"The major concern is hospital outbreaks, which were seen with SARS and MERS coronaviruses," said Raina MacIntyre, a professor of global biosecurity at the University of New South Wales, Australia. "Meticulous triage and infection control is needed to prevent these outbreaks and protect health workers."

WHO says the virus can move from person to person via:

  • Respiratory droplets -- when a person sneezes or coughs.
  • Direct contact with infected individuals.
  • Contact with contaminated surfaces and objects.

A handful of viruses, including MERS, can survive for periods in the air after being sneezed or coughed from an infected individual. Although recent reports suggest the novel coronavirus may be transmitted in this way, the Chinese Center for Diseases Control and Prevention has reiterated, there is no evidence for this. Writing in The Conversation on Feb. 14, virologists Ian Mackay and Katherine Arden explain "no infectious virus has been recovered from captured air samples."

Further research has shown SARS-CoV-2 may linger in the air for extended periods, which is particularly notable for health workers. It's estimated the virus can stay suspended in the air for a period of about 30 minutes. Social distancing measures become even more important here because only those close to infected individuals are expected to be exposed to large quantities of the virus in the air.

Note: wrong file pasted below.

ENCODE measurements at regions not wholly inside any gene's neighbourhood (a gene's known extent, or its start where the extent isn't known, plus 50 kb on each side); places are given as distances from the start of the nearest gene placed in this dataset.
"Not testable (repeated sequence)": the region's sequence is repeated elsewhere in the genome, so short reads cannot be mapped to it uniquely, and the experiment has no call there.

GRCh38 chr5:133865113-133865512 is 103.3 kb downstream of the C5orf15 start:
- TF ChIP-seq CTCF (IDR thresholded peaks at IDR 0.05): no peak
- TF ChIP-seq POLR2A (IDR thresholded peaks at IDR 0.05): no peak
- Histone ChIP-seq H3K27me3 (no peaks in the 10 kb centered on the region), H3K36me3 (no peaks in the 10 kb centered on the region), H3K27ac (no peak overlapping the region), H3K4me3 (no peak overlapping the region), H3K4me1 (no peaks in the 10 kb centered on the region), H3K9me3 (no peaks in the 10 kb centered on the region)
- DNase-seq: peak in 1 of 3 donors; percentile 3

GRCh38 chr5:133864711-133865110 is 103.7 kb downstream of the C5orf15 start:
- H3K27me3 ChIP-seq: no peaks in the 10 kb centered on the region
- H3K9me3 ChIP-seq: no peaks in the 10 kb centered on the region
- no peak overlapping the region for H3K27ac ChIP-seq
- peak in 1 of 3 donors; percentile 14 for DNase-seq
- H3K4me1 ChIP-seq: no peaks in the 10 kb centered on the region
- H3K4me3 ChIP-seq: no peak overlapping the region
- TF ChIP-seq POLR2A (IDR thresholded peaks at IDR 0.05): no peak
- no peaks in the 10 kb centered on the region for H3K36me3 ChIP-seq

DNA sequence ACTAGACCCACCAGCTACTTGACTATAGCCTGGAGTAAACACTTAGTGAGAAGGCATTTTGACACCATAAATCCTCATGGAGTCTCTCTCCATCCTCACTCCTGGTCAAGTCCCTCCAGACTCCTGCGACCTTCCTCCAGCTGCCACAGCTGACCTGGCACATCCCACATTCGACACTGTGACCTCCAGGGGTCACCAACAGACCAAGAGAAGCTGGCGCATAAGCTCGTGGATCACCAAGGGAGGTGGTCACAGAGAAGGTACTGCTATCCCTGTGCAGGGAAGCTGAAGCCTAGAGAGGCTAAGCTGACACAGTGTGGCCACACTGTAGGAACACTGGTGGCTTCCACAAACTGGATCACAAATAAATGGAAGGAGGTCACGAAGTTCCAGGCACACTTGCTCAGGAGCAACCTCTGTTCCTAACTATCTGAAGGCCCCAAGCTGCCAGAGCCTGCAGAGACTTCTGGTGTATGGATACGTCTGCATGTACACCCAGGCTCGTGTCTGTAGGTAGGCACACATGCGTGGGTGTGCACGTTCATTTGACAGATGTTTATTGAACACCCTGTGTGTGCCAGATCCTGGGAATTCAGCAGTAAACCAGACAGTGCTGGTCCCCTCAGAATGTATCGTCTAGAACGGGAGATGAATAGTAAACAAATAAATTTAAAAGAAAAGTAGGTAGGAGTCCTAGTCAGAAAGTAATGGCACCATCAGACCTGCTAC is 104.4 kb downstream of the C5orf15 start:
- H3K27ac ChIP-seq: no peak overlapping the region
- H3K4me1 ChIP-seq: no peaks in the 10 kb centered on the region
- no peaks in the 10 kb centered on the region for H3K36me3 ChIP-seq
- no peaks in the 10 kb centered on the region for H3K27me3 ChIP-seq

Precautions remain extremely important

Since threats like COVID-19 can lead to the circulation of misinformation, it's important to trust information only from reputable health organizations and government sources such as the C.D.C.C.D.C. and the WHO. "The public health infrastructure in the U.S.U.S. is a critical resource for leading the federal, state, and local response," Dr. Martinello says. Because knowledge about the new virus is evolving rapidly, you can expect recommendations to change frequently.

State and local authorities are making a variety of recommendations to slow the spread of the virus in the community. Guidelines from the White House called "15 Days to Slow the Spread" stress avoiding social gatherings of more than ten people; using the drive-thru, pick-up, or delivery options instead of eating in restaurants; avoiding discretionary travel or shopping; and staying away from nursing homes and long-term care facilities (since the elderly are at especially high risk for serious complications if they get the virus).

Many experts are also recommending that everyone practice voluntary "social distancing."